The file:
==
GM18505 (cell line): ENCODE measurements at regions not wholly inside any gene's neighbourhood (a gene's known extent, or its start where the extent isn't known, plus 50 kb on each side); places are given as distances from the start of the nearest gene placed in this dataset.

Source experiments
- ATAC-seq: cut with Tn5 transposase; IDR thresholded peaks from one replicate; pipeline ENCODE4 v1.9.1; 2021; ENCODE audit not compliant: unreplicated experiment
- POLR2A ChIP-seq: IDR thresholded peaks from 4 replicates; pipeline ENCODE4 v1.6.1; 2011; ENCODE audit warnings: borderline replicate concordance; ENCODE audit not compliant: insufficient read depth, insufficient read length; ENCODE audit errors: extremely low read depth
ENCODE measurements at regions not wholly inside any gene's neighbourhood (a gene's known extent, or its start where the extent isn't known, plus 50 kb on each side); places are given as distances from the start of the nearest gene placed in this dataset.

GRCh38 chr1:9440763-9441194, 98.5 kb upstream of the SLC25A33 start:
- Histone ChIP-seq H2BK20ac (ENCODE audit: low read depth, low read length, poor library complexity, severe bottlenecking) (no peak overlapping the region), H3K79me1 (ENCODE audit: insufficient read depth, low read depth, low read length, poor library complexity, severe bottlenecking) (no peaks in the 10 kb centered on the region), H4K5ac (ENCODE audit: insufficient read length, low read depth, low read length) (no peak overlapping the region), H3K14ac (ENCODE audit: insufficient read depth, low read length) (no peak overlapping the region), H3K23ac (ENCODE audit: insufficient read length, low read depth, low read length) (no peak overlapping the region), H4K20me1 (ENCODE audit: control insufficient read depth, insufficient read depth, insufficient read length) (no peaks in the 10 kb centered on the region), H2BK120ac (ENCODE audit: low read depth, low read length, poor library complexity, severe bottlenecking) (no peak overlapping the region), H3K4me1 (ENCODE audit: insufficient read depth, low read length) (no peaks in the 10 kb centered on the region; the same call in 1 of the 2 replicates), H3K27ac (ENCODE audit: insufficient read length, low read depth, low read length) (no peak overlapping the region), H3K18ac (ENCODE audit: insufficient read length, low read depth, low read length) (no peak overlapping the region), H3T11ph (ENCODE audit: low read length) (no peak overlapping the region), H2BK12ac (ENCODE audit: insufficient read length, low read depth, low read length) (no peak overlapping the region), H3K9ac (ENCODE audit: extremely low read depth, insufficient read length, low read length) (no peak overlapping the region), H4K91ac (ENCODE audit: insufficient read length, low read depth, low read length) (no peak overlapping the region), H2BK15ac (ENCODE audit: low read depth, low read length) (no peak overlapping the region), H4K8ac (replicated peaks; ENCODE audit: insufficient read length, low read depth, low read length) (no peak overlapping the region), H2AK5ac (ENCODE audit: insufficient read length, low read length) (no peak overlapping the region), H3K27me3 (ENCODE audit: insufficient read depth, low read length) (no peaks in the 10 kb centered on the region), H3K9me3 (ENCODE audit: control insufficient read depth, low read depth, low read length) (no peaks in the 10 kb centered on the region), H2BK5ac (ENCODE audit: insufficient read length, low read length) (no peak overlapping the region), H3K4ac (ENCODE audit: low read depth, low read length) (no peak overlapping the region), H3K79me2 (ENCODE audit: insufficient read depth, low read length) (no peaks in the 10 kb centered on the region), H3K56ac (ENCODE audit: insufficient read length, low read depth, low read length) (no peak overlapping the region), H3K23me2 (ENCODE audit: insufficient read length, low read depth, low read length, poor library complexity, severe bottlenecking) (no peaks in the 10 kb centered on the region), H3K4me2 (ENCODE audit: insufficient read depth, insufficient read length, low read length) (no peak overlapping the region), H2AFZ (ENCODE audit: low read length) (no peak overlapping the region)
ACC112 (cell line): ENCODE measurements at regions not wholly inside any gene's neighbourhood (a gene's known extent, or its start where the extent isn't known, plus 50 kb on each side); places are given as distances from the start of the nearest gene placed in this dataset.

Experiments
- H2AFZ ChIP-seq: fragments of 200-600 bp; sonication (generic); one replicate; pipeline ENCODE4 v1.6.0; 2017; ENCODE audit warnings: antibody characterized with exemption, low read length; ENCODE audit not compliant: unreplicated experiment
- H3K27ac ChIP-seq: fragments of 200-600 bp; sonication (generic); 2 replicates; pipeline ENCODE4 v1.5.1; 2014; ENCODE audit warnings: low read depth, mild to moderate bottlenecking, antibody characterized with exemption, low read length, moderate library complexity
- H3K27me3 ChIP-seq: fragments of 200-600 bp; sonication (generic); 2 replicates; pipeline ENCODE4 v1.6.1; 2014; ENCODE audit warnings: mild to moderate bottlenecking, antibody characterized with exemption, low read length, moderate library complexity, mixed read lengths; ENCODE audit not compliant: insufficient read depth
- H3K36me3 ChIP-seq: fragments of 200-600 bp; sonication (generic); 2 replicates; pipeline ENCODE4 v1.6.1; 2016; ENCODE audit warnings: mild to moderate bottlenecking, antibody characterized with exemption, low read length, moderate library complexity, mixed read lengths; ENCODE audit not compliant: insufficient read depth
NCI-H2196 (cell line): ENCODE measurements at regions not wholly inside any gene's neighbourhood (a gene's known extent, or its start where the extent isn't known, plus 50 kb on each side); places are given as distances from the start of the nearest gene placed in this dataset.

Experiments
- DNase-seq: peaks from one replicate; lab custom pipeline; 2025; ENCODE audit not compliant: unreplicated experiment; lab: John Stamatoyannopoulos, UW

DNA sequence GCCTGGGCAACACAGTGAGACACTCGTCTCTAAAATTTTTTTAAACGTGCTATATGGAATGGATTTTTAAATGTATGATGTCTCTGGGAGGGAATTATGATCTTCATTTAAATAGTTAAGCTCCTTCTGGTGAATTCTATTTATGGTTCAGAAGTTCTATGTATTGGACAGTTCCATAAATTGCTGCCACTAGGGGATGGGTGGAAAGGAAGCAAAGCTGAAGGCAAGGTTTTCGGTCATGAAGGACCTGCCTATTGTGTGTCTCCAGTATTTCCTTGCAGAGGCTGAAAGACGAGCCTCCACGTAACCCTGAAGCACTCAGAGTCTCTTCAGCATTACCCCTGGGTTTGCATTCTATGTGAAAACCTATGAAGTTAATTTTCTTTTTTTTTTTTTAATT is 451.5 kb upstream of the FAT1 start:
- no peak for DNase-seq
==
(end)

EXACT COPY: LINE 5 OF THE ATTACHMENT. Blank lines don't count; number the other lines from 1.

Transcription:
ENCODE measurements at regions not wholly inside any gene's neighbourhood (a gene's known extent, or its start where the extent isn't known, plus 50 kb on each side); places are given as distances from the start of the nearest gene placed in this dataset.